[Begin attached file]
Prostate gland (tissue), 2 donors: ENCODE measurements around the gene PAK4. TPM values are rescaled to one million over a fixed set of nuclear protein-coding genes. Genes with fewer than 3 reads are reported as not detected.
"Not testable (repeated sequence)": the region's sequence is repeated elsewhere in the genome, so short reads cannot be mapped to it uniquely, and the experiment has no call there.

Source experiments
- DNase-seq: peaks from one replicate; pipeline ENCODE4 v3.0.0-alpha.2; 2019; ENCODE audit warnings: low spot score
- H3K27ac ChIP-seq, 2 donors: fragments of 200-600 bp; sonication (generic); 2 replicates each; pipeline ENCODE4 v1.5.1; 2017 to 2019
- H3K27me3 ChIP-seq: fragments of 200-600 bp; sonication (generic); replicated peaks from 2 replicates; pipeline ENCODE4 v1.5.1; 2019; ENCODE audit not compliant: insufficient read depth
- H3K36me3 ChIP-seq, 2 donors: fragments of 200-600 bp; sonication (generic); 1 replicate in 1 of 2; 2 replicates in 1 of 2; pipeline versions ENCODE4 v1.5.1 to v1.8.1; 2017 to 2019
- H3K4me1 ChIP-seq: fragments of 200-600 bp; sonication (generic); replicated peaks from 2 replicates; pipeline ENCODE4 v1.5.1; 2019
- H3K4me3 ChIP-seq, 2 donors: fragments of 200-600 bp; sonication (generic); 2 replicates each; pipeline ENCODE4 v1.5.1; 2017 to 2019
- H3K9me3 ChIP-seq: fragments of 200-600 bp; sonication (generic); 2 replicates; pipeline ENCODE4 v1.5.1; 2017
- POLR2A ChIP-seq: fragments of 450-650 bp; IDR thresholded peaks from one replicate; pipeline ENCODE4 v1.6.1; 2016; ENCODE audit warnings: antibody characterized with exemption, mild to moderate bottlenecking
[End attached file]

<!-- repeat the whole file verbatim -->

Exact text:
Prostate gland (tissue), 2 donors: ENCODE measurements around the gene PAK4. TPM values are rescaled to one million over a fixed set of nuclear protein-coding genes. Genes with fewer than 3 reads are reported as not detected.
"Not testable (repeated sequence)": the region's sequence is repeated elsewhere in the genome, so short reads cannot be mapped to it uniquely, and the experiment has no call there.

Source experiments
- DNase-seq: peaks from one replicate; pipeline ENCODE4 v3.0.0-alpha.2; 2019; ENCODE audit warnings: low spot score
- H3K27ac ChIP-seq, 2 donors: fragments of 200-600 bp; sonication (generic); 2 replicates each; pipeline ENCODE4 v1.5.1; 2017 to 2019
- H3K27me3 ChIP-seq: fragments of 200-600 bp; sonication (generic); replicated peaks from 2 replicates; pipeline ENCODE4 v1.5.1; 2019; ENCODE audit not compliant: insufficient read depth
- H3K36me3 ChIP-seq, 2 donors: fragments of 200-600 bp; sonication (generic); 1 replicate in 1 of 2; 2 replicates in 1 of 2; pipeline versions ENCODE4 v1.5.1 to v1.8.1; 2017 to 2019
- H3K4me1 ChIP-seq: fragments of 200-600 bp; sonication (generic); replicated peaks from 2 replicates; pipeline ENCODE4 v1.5.1; 2019
- H3K4me3 ChIP-seq, 2 donors: fragments of 200-600 bp; sonication (generic); 2 replicates each; pipeline ENCODE4 v1.5.1; 2017 to 2019
- H3K9me3 ChIP-seq: fragments of 200-600 bp; sonication (generic); 2 replicates; pipeline ENCODE4 v1.5.1; 2017
- POLR2A ChIP-seq: fragments of 450-650 bp; IDR thresholded peaks from one replicate; pipeline ENCODE4 v1.6.1; 2016; ENCODE audit warnings: antibody characterized with exemption, mild to moderate bottlenecking